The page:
Christopher Isherwood and W.H. Auden by Carl Van Vechten, 1939


WH Auden (left) and Chester Kallman, working together in 1969 on a new opera by Nicholas Nabokov. Photograph: Harry Redl/Time Life Pictures/Getty Images.


Maria Senese with W. H. Auden and Chester Kallman, Forio, Italia, 1949


W.H. Auden by George Platt Lynes


W.H. Auden by George Platt Lynes

Auden and Isherwood sailed to New York in January 1939, entering on temporary visas. Their departure from Britain was later seen by many there as a betrayal and Auden's reputation suffered. In April 1939 Isherwood moved to California, and he and Auden saw each other only intermittently in later years. Around this time, Auden met the poet Chester Kallman, who became his lover for the next two years (Auden described their relation as a "marriage" that began with a cross-country "honeymoon" journey). In 1941 Kallman ended their sexual relationship because he could not accept Auden's insistence on a mutual faithful relationship, but he and Auden remained companions for the rest of Auden's life, sharing houses and apartments from 1953 until Auden's death. Auden dedicated both editions of his collected poetry (1945/50 and 1966) to Isherwood and Kallman.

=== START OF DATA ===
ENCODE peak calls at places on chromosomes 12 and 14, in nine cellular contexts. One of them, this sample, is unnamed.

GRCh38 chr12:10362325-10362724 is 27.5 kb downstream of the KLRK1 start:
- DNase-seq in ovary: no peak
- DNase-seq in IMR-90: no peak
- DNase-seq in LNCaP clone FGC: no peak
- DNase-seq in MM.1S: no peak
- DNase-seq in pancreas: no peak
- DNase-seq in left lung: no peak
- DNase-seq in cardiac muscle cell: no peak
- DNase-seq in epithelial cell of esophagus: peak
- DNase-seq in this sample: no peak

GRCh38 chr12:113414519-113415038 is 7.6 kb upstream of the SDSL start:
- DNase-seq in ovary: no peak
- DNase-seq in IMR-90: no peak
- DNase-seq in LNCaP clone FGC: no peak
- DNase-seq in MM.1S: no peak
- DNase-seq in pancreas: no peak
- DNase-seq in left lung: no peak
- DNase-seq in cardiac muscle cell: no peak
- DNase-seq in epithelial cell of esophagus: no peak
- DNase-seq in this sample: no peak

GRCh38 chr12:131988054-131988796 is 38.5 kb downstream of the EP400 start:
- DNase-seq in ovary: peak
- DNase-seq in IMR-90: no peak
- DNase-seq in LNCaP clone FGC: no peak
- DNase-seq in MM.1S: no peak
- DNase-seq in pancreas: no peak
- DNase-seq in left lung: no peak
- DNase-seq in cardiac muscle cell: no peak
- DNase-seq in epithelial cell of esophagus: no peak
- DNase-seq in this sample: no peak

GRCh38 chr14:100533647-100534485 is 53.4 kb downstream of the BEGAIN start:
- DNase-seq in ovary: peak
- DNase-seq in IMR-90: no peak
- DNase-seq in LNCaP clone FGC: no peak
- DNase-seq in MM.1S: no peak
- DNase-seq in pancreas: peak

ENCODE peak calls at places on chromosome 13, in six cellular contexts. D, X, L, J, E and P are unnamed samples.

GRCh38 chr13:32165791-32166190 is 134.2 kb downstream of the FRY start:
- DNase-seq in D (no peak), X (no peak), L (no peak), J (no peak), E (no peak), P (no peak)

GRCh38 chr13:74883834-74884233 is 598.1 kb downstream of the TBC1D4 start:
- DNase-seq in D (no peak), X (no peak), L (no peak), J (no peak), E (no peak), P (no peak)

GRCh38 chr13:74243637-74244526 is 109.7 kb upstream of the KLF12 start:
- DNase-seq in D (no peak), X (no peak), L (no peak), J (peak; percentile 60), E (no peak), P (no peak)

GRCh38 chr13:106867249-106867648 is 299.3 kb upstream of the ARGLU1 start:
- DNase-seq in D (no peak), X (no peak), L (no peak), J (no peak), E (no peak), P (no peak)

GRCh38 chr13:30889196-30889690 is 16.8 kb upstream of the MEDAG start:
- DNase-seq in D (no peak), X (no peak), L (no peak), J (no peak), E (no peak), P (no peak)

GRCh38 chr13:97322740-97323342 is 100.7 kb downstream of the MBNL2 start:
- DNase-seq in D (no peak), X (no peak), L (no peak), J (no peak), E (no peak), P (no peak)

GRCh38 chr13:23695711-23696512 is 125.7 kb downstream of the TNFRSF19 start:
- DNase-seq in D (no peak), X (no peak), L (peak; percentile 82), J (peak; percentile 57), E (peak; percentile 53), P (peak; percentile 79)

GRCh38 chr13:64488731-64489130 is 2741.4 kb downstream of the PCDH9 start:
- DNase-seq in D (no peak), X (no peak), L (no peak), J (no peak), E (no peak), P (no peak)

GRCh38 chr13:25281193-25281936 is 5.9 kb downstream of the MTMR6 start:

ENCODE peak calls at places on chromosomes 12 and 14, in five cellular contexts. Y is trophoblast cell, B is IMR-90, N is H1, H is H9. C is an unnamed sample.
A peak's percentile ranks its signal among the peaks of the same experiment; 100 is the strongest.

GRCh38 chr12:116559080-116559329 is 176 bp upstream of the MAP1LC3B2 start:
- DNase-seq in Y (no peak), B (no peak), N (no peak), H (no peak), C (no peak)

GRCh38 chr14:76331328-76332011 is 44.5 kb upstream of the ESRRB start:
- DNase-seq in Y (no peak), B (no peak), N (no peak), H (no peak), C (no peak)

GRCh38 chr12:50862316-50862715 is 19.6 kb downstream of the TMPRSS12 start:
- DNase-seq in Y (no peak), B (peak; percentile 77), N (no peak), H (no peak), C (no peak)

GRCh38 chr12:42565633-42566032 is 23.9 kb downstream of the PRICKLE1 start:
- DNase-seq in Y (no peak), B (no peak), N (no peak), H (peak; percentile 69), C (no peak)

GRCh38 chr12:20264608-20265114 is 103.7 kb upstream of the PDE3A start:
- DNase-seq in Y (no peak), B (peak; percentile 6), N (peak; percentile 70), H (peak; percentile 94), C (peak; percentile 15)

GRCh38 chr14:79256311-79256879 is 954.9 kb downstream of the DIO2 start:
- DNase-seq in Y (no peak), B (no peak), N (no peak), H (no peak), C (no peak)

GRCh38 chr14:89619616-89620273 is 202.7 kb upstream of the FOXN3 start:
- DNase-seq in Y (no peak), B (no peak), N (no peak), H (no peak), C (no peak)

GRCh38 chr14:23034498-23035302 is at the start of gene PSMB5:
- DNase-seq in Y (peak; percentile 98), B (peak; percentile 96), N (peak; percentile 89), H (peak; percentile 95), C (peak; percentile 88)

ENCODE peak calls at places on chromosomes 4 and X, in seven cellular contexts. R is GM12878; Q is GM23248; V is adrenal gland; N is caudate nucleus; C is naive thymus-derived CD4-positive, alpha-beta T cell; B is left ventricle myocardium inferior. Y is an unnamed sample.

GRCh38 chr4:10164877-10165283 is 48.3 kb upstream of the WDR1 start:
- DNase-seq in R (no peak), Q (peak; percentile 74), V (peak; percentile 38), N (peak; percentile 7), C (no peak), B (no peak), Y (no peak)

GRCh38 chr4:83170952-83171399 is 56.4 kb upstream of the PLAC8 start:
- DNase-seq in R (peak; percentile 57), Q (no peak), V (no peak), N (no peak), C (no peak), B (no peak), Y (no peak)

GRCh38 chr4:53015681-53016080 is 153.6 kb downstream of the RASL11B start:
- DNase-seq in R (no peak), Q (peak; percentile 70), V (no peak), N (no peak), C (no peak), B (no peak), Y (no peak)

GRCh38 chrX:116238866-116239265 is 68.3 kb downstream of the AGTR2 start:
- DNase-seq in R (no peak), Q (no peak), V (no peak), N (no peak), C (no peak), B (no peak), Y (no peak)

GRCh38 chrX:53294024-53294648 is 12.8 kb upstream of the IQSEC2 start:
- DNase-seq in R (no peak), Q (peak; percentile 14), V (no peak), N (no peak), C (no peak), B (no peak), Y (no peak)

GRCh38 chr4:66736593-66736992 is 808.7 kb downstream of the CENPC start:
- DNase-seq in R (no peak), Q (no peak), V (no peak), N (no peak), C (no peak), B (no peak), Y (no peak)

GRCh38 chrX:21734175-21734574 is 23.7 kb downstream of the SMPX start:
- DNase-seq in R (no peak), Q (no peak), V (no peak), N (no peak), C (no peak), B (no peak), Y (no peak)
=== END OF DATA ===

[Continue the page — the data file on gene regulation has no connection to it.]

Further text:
Letter to Chester Kallman

I’m sitting here—rather desultorily
In St. Botolph Bishop Gate—
Waiting for Miss Auden—to come
Trundling by—alone from the pub
After a night—of hustling Ted Hughes

Miss Auden—feels cheated by love
Doubting everything—from Spain to
You my dear—who can blame him
You’re more concerned—with your
Cute Greek soldier boys—than him

About suffering—he’s never wrong
The Old Master—understanding it all
Letting it run its course—the same old
Dog and Pony Show—none of us ageing
Gracefully—at Musée des Beaux Farts